With arm training in general, there is often a tendency to rush through the eccentric (or negative) portion of the rep. We’ve all seen lifters who appear to drop the bar in an overhead triceps extension, for example, only to wield superior control on the upward phase. This is problematic for two major reasons.

First, whenever a weight is bounced from the bottom of a set due to poor control on the eccentric, there is an obvious risk of injury to whichever joint is taking the strain. Secondly, because the eccentric portion of the rep is most effective in tearing down muscle fibers to enhance growth, to neglect this phase means to seriously compromise results.11

Remember, negative reps are aided by the pull of gravitational force. This will require you to resist gravity in order to keep full tension on the working muscles.12 A slow rep cadence of 2-3 seconds on the negative will accentuate this effect, thus producing superior results


Set Three

Overhead Cambered-Bar Extensions s/w Dumbbell Curls (Across the Body) s/w Overhead Unilateral Dumbbell Extensions s/w Unilateral Hammer-Curls: 3 sets of 10-15 reps. 

Having completed the three sets, full extension at the elbow joint should be near impossible to achieve. Given the triceps comprise two thirds of upper arm mass, the size of your arms will have increased dramatically, giving you an extra inch or two on each arm, which, with the right nutrition, supplementation, and rest, is likely to be translated into solid muscle over the program’s duration.

Use this feedback, and the pumped sensation following each superset, to gauge the effectiveness of future sessions. If, following a session, the tris and other muscle groups are not pumped to capacity then long-term growth is less likely to occur.

Your triceps are tighter than ever partly due to an emphasis on training to failure and the amount of volume used. 24 Defined as the point where the muscles are unable to produce the necessary force to concentrically lift a given load, complete failure is also crucial to maximizing blood flow to the working muscles.25 It’s a growth prerequisite that has stood the test of time.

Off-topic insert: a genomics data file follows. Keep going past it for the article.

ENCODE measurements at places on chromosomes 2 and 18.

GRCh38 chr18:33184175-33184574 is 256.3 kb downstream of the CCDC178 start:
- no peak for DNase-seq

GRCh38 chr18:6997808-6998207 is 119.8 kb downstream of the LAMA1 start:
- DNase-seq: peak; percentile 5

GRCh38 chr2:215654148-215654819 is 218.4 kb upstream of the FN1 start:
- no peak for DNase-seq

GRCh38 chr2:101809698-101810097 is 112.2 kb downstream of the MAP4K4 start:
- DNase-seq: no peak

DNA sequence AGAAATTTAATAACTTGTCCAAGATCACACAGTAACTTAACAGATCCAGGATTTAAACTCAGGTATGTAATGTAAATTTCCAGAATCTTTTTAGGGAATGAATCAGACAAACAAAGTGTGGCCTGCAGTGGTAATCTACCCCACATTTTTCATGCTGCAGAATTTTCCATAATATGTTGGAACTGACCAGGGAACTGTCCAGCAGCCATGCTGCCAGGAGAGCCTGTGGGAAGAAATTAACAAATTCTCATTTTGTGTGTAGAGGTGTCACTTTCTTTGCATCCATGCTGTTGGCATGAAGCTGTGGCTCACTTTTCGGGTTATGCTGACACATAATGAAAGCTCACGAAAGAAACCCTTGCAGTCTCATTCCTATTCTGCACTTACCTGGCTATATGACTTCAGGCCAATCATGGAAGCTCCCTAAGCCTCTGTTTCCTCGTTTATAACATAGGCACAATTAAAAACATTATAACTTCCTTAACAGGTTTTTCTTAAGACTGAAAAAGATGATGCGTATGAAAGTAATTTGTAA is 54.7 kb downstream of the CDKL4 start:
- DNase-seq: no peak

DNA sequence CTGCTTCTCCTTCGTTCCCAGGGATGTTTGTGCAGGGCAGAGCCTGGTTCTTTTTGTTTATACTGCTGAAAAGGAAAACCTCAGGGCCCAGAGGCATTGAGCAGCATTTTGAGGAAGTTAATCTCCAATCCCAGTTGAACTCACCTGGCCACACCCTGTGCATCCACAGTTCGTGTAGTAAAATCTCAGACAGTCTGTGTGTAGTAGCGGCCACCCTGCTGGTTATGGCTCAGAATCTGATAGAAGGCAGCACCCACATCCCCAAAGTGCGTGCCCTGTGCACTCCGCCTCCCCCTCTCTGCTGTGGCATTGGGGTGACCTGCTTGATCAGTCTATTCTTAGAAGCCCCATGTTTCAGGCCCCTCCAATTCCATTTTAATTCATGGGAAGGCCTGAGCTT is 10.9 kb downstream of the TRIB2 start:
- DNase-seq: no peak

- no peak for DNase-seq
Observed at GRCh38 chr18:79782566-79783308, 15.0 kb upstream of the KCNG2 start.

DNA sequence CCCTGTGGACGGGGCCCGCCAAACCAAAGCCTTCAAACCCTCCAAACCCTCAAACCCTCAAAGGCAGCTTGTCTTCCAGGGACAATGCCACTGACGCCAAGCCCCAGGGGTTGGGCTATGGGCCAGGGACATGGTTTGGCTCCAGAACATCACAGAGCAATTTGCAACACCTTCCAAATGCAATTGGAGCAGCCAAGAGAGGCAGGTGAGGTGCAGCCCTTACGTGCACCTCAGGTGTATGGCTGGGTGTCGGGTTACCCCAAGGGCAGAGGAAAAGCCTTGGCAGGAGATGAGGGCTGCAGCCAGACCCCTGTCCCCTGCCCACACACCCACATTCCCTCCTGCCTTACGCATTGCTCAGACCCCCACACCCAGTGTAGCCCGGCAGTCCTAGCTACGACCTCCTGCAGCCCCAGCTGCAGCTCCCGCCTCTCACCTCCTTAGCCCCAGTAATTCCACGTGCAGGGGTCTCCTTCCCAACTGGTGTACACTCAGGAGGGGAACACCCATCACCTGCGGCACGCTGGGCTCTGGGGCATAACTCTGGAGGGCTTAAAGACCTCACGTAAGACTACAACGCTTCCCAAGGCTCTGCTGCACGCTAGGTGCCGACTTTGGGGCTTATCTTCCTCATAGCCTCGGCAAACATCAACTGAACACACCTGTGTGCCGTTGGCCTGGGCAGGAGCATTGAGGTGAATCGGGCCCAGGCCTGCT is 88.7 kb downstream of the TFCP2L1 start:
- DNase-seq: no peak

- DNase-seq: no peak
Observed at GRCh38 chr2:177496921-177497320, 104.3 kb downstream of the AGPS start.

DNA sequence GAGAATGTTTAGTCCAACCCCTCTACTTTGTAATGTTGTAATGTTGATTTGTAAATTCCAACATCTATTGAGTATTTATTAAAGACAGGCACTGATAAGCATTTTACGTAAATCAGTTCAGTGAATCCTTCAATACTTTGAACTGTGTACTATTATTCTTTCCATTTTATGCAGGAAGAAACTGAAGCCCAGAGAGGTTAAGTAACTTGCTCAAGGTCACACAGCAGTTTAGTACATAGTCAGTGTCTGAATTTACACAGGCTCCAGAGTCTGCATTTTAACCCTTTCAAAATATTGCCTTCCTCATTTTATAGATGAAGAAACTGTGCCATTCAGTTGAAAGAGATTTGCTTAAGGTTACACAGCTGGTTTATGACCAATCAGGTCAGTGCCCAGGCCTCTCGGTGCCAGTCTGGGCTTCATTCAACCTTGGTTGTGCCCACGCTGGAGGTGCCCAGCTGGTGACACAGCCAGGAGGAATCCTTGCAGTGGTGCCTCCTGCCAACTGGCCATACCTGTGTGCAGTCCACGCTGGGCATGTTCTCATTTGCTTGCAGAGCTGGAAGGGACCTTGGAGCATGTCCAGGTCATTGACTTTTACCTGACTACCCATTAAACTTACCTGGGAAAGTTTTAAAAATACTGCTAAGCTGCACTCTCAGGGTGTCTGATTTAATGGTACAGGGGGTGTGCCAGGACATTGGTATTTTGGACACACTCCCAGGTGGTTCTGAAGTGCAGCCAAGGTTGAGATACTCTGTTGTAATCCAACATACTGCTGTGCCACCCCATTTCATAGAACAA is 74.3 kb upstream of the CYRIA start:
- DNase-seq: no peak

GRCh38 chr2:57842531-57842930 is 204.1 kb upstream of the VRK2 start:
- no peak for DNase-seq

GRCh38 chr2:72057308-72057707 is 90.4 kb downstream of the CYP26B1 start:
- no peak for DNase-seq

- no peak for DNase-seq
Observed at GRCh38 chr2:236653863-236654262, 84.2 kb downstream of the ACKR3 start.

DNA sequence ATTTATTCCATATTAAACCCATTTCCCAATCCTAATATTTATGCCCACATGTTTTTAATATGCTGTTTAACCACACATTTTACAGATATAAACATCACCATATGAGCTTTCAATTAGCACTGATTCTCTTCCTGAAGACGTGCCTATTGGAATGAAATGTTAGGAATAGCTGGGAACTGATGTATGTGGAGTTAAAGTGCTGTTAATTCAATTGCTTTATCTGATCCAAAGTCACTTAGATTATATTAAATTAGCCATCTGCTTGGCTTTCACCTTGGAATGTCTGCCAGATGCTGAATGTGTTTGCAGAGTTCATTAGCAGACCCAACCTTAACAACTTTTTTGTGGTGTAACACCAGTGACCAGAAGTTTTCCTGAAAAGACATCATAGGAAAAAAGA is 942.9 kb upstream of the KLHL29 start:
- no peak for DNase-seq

Failing to Grow

It’s believed that by training to failure, more motor units are recruited to prolong muscle activation.18, 25 Here the amount of stimulation the muscle receives is enhanced and more growth is likely to occur. Such stimulation brings with it more blood, thus further increasing and prolonging the muscle pump.

To achieve failure also means that more metabolites will have accumulated in the targeted muscles. As mentioned earlier, metabolic by-product accumulation leads to a greater muscle pump, a more pronounced adaptation response, and ultimately more size and strength.

While training to failure is desirable, due to associated muscle damage and recovery demands it’s important to avoid overtraining when using the methods outlined in this article series. Follow the workouts exactly as prescribed.

Blasting the Bis

Everyone’s favorite muscle group, the biceps, is targeted along with the triceps in the one giant set. In this set you’ll have hit not only the bis but also the hard to reach brachialis while fleshing out the forearms. Achieving balanced arm development requires a multipronged attack involving a range of different movements; a few sets of curls tacked on the end of a back session is not enough.

For each movement you’ll be aiming for a full stretch at the bottom and a powerful contraction on each concentric rep. As with all of the other exercises in this workout, fluidity is the name of the game: no stopping and starting. Instead, continuous motion will be used to force as much blood as possible into the relevant muscles. No swinging or jerking. Just complete control through the entire range of motion.

Your biceps, brachialis and forearms should now be pumped to bursting point. At this stage, further stimulation should not be possible and may even be counterproductive in that you may court injury and/or venture into overtraining. Your pump should be ultra-tight and long lasting, making further contractions both difficult and painful. It’s now time to rest, refuel and complete the growth process with HEXAPRO and CVOL.


The Key Variable: Continuous Tension

Your massive pump will have been achieved in large part through the continuous rep cadence of each set. With no rest between reps and no stopping short of a full negative or positive contraction, the steadily applied tension will have shunted a continuous stream of blood into the working muscles.

When working through a full range of motion, both ends of the range will provide opportunities for diminished tension. As we enter the extreme lower and upper parts of the negative and positive portions of the rep, there is a natural tendency to momentarily relax in preparation for the next phase of the rep.

With the highest tension point within the range usually being the midpoint of each rep, the onus is on the lifter to maintain a high degree of tension through not only the midpoint, but also both the top and bottom parts of the rep. As we know, with increased tension comes a pronounced pump.


Unfortunately, the heavier the weight, the greater will be the tendency to lower the tension at each extreme portion of the range. However, by using the 10-15 rep protocol (with a weight that is sufficiently challenging but which can also be properly controlled) you’ll be keeping tension where it is needed.2

Indeed, it’s important to use a weight that is challenging enough to stimulate maximum mechanical tension. Lifting too light defeats the purpose of bodybuilding and can even lead to diminishing returns signified by a smaller than desirable pump.

Provided tension is kept high, the continuous and fluid nature of each set will also have prevented any blood from escaping from the muscles. As a result, significant cell swelling and metabolic stress will have occurred. By now you know what this means: more lean muscle gains.